CHICAGO - The Pentagon's chief said Thursday he could sendmore U.S. troops to Afghanistan this year than he'd initiallyexpected and is considering increasing the number of soldiers inthe Army.

Both issues reflect demands on increasingly stressed Americanforces tasked with fighting two wars.

Defense Secretary Robert Gates' comments came during a shortvisit to Fort Drum in upstate New York -- an Army post that that hesaid has deployed more soldiers to battle zones over the last 20years than any other unit. Two Fort Drum brigades are headed toIraq in coming months, and a third is currently in Afghanistan.

Asked about Afghanistan by one soldier, Gates said, "I thinkthere will not be a significant increase in troop levels inAfghanistan beyond the 68,000, at least probably through the end ofthe year. Maybe some increase, but not a lot."

So far, the Obama administration has approved sending 68,000troops to Afghanistan by the end of 2009, including 21,000 thatwere added this spring.

The White House has wanted to wait until the end of the yearbefore deciding whether to deploy more, but Pentagon spokesmanGeoff Morrell said that Gates does not want to discourage his newcommander in Kabul, Gen. Stanley McChrystal, from taking a franklook at how many troops he needs.

McChrystal, who took over as commander for all U.S. and NATOforces in Afghanistan last month, is expected to advise Washingtonin the next few weeks on his views of how to win the 8-year war.

McChrystal is nearing the end of a 60-day review of trooprequirements in Afghanistan, and will soon provide that report toGates.

The former U.S. commander in Afghanistan, Gen. David McKiernan,had told Obama that he needed an additional 10,000 troops, beyondthe 68,000. The White House had put off that decision until the endof this year.

Gates and other military leaders have said they are reluctant tosend many more U.S. troops to Afghanistan, because of concerns thata large American footprint there could appear to Afghans as anoccupying force.

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During a question-and-answer session with soldiers from the 10thMountain Division, Gates also said he is looking at beefing up theArmy with more troops. He did not say by how many, or what the planwould cost, but predicted that he'll decide as early as next week.

"We are very mindful of stress on the force," he said.

Earlier this week, Sen. Joe Lieberman, I-Conn., filedlegislation to authorize the hiring of 30,000 new active-duty Armysoldiers for the 2010 fiscal year that begins Oct. 1. In astatement, Lieberman called it a "critical first step towardmaking sure that our military leaders can execute their strategywhile also reducing the heavy strain on our soldiers and theirfamilies."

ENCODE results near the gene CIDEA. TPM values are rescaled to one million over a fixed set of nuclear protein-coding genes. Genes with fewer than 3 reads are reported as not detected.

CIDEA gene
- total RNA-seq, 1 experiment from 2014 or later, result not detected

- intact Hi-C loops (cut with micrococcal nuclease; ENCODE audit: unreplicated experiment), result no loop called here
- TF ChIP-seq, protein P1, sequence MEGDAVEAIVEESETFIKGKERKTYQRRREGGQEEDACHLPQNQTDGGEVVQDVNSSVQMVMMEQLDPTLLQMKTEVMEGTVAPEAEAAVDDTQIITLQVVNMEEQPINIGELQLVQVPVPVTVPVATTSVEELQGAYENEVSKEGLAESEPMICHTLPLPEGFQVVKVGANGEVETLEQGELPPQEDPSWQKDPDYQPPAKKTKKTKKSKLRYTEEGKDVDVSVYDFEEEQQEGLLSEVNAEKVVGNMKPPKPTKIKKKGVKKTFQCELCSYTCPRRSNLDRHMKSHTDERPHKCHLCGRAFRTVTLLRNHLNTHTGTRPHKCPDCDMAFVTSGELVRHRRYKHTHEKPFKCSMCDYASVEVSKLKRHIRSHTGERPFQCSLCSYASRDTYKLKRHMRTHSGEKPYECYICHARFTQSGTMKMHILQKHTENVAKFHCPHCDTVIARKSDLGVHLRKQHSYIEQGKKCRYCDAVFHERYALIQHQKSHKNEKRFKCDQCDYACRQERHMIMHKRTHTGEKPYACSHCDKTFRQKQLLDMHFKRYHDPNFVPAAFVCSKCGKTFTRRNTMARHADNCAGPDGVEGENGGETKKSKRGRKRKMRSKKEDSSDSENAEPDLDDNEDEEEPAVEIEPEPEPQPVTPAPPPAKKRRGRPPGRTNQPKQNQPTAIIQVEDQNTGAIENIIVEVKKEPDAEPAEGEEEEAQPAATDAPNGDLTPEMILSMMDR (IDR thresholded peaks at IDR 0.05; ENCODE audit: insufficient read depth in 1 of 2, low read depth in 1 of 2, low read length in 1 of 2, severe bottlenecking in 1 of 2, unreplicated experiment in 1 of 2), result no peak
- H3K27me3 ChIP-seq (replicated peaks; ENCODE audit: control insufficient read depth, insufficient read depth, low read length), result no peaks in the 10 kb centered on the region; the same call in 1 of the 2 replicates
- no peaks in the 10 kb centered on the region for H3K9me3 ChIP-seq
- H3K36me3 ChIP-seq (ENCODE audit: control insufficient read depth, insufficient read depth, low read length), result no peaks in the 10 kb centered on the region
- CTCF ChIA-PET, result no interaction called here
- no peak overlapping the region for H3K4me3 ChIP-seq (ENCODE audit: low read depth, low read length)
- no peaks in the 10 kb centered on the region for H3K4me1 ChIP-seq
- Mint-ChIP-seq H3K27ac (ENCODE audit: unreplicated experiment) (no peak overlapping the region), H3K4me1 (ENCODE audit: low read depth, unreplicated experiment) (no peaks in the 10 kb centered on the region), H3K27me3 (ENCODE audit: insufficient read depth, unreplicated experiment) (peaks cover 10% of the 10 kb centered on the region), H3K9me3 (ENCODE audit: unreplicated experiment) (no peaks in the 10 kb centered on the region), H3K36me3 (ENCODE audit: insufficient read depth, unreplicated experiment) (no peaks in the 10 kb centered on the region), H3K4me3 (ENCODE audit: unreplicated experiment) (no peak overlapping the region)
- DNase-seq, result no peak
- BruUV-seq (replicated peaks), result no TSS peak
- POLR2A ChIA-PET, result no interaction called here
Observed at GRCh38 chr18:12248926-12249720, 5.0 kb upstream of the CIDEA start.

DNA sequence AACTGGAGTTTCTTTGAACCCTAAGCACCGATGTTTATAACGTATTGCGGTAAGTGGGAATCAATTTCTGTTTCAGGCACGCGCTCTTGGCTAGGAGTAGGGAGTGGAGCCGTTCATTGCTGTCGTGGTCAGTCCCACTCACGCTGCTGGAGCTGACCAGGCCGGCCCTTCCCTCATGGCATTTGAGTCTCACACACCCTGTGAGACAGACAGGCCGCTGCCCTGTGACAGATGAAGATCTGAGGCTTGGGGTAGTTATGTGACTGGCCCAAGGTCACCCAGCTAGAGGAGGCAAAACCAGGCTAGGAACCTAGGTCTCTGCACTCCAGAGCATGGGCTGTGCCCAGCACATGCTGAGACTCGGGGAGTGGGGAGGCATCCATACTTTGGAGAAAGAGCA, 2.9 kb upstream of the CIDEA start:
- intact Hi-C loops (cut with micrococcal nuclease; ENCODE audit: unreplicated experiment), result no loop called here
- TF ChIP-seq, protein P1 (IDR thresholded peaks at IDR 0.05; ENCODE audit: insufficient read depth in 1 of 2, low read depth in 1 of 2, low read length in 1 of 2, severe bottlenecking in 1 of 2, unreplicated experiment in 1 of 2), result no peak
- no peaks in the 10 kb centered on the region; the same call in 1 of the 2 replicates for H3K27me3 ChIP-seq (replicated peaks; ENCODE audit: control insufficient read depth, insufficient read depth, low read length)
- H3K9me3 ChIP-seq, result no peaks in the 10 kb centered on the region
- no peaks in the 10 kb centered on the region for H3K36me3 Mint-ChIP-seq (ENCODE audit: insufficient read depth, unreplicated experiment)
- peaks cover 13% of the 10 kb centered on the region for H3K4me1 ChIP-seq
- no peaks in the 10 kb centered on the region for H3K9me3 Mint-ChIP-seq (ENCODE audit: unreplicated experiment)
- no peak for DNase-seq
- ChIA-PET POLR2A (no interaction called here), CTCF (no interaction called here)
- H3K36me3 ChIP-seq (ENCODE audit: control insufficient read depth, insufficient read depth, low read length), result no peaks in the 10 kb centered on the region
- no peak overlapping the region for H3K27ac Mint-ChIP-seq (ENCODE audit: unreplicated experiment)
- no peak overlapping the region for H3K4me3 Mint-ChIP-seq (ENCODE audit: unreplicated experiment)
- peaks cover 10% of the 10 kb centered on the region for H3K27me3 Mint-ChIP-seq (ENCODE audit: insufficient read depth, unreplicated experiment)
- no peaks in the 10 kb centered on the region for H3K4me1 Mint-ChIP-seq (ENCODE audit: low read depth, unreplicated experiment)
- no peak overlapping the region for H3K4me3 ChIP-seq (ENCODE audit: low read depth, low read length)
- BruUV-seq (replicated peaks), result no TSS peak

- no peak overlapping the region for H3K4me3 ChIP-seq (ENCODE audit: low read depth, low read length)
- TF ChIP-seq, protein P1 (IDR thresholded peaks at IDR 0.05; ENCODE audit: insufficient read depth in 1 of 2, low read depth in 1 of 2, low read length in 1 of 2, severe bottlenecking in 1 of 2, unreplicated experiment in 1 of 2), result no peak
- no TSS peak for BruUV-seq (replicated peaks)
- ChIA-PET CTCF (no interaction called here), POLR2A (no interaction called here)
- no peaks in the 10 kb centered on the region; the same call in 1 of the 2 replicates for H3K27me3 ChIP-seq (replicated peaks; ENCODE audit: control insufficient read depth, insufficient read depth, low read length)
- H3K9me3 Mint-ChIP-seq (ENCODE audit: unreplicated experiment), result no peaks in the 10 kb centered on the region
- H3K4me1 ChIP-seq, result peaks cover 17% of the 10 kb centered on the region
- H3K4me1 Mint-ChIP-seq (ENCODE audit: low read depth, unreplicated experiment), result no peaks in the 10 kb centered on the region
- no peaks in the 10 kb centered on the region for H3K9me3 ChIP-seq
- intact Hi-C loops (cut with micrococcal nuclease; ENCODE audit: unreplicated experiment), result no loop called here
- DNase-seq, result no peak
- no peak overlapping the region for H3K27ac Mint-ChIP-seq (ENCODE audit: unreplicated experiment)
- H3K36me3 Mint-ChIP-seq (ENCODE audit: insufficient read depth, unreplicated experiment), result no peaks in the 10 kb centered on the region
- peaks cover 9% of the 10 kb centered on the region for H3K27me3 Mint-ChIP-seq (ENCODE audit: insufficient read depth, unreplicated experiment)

Most of the 200 soldiers in Thursday's short town hall-stylemeeting are headed to Iraq later this fall. Their commander, Maj.Gen. Mike Oates, returned from his third tour in Iraq only 50 daysago and said he is working to easing stress on soldiers and theirfamily members who have faced a seemingly revolving door ofdeployments since 2001.

"What we're trying to do is help everybody receive this stressand deal with it better," Oates told reporters. "And there's alot of room for growth there."

Gates stopped at Fort Drum on his way to Chicago, where he gavea feisty speech Thursday evening hammering Congress for trying totack on billions of dollars for additional F-22 fighter jets to thePentagon's 2010 spending plan.

Troop safety remained on Gates' mind, however, as he told afriendly audience of the Economic Club of Chicago that high Armysuicide rates "are a reflection of the stress on the force."

Fifty-one soldiers have killed themselves since March 1, theArmy reported Thursday. Still, that indicates a tapering of theextremely high numbers of suicides in January and February, when 41soldiers killed themselves amid intense Army efforts to stem thedeaths.

"My guess is, ultimately the solution to this problem is whereour soldiers have more time at home, where there's less stress andwhere we are not putting people through four and five rotations inincredibly stressful situations, where it's in Iraq orAfghanistan," Gates said.

He also took about 15 minutes of questions from the friendlyaudience, during which he repeated his belief that the U.S. prisonat Guantanamo Bay, Cuba, will be closed as President Barack Obamahas promised. He also said anew that Pentagon lawyers are lookingat whether gay troops who are outed by hostile colleagues can beprotected from military discharge until Congress changes thecontroversial "don't ask, don't tell" law.